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Victoria on the offensive

Published:  23 July, 2008

By Tony Keys
We have a dream' appears to be the mantra coming out of the wine industry of the southern Australian state of Victoria. The dream, for once, is not all theoretical hyperbole; goals and aspirations, including real figures, have been included. The strategic plan for the Victorian wine industry 2006-2010 aims to:

grow total sales by 39% from $1.31 billion to $1.82 billion

grow annual exports by 10% per year from $525 million to $845 million

expand cellar-door sales by 6% per year from $228 million to $305 million - achieving five million winery visits a year

grow domestic retail sales by 5% per year from $558 million to $712 million.

Fine fighting words, but the plan is a little vague on how this is going to be achieved. Exporting is a must, but many of Victoria's 583 wineries fall into the very small' category. High production costs and the care that goes into making these wines means that they're unlikely to be found on a UK supermarket shelf.

Michael Matthews is chair of the Victorian Wine Industry Association: The UK may be big and in every one's face, but a small winery making premium varieties may be better off targeting a market that has demand for those styles and price pointed wines. Big is not always best.

We will also work with wineries to ensure they are export ready, if export fits the enterprise strategy,' he says.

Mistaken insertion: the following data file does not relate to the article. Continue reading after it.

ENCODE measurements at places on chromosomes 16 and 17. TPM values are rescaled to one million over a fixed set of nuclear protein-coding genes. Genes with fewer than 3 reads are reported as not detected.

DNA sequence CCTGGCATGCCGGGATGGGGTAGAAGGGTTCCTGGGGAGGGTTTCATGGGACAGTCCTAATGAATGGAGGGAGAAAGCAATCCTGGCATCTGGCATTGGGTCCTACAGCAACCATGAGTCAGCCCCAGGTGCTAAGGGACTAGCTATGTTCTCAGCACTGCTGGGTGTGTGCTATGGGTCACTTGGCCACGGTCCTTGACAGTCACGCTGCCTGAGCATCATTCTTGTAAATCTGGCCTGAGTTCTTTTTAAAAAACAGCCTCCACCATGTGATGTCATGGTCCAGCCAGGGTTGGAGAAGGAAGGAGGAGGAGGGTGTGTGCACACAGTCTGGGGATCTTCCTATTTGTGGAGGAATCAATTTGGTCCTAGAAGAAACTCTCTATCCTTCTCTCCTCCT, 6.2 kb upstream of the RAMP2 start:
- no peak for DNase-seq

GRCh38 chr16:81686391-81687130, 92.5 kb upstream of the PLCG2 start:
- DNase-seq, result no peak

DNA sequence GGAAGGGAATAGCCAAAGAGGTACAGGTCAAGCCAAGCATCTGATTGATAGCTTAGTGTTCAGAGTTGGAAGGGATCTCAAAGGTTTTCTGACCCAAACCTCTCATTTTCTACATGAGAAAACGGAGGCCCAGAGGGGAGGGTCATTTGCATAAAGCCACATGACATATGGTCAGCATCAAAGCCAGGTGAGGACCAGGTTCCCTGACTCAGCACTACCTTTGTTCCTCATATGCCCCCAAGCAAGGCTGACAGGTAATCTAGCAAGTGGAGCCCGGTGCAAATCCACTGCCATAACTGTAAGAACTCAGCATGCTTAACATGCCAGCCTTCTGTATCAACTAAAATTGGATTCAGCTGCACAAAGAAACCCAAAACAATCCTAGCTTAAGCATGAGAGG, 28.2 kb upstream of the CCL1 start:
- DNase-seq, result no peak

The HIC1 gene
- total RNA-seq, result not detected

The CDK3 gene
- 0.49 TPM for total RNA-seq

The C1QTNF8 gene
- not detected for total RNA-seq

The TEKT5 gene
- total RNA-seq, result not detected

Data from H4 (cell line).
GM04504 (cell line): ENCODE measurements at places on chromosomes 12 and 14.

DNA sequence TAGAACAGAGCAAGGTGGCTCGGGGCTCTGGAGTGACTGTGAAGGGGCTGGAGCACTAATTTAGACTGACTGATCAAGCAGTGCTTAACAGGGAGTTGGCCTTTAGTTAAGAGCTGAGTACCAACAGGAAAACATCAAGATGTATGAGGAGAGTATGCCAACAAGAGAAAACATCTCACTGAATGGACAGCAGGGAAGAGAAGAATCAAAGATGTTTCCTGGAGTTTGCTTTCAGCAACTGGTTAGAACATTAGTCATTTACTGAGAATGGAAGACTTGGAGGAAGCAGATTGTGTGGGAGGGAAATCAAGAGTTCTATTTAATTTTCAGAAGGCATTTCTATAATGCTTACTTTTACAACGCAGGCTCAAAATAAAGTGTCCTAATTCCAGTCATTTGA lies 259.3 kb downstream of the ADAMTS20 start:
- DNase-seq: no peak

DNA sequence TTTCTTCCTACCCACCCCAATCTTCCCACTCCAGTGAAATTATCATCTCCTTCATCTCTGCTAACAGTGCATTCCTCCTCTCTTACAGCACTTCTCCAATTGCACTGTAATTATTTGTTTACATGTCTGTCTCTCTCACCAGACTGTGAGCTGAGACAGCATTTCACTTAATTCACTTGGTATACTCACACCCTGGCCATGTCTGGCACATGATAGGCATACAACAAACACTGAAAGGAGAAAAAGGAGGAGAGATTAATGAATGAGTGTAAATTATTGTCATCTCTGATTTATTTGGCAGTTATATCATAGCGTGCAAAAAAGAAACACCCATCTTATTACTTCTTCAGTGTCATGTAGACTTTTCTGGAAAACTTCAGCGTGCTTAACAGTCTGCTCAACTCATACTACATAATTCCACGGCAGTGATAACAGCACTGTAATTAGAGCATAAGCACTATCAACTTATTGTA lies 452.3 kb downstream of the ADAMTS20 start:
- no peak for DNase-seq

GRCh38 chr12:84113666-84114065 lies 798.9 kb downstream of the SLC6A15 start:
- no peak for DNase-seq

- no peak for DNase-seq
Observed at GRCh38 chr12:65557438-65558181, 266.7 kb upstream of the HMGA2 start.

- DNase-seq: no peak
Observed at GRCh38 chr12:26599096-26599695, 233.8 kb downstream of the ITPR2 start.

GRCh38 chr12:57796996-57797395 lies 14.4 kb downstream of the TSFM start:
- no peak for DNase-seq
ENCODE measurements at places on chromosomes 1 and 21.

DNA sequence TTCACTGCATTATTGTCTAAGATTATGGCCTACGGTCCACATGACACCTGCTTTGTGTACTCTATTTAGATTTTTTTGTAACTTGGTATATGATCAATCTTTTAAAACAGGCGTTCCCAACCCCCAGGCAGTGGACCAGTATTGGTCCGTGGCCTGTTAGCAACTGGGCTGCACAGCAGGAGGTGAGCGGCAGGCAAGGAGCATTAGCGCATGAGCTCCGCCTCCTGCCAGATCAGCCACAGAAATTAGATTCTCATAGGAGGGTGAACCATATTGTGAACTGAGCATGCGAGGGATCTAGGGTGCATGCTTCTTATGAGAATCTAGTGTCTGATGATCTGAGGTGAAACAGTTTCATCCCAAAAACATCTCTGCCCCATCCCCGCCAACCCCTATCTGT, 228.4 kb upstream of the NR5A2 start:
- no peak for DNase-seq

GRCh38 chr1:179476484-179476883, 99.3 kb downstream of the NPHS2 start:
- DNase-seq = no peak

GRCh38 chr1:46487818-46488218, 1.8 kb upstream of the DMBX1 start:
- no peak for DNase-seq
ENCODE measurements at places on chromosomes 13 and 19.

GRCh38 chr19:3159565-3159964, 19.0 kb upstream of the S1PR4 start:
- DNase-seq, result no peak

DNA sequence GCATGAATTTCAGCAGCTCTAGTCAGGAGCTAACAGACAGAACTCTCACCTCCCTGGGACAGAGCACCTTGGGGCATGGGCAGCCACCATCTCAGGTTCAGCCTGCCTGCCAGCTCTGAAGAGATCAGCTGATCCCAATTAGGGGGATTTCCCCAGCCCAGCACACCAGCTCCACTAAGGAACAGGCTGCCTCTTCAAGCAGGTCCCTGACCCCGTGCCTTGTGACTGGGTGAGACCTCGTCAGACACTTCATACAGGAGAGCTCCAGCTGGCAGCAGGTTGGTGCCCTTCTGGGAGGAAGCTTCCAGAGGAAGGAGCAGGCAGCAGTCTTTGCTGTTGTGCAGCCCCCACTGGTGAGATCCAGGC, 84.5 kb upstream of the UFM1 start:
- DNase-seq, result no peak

Matthews' emphasis is on building the Wines of Victoria' brand: The new brand is not another series of vineyard scenes, winemakers sniffing or grapes; it is modern and very contemporary, designed to work in today's wine market, not yesterday's,' he says.

At this stage it's a lot of flag waving but it does have the backing of the Victorian State Government, which has committed $260,000 to the venture, some of which will go towards export facilitation programmes and events both in export markets and with inbound export buyers and media, plus workshops for wineries to build their skills in business, marketing and export.

Chris Pfeiffer was chair of the steering committee that put the report together: Export growth at this moment appears to be driven by the lower price segment, led by Yellow Tail and other "critter" lines.

This, combined with an aggressive discount policy by some of our major producers, has led to the expectation of lower prices. There is not a strong recognition that Australia produces higher-priced wines that are similarly good value,' he says.

Martin Spedding, president of the Mornington Peninsula Vignerons Association and steering committee member said: The challenge is now to trade up to the higher price points which must be driven by growing an understanding of the Australian wine industry's regionality and the depth of quality that exists at the "boutique" end of the market, as opposed to the commodity end.'

Spedding believes South Eastern Australia doesn't tell a UK consumer anything that is useful about the wine in the bottle it's about as useful as Southern France'. Hopefully one day in the not too distant future Mornington Peninsula will equate with great Pinot Noir, Yarra Valley with great Chardonnay, Heathcote with great Shiraz,' he says.

Some reliance on Wine Australia (previously known as the Australian Wine Export Council) to help in this area appears to be both Spedding and Pfeiffer's expectation.

It's churlish to fault the theory that's behind all the points in the 2010 document, but boil it down and the problem remains - regardless of the quality of the wine, can more people in Australia, the UK or the US be convinced to pay more for their daily wine?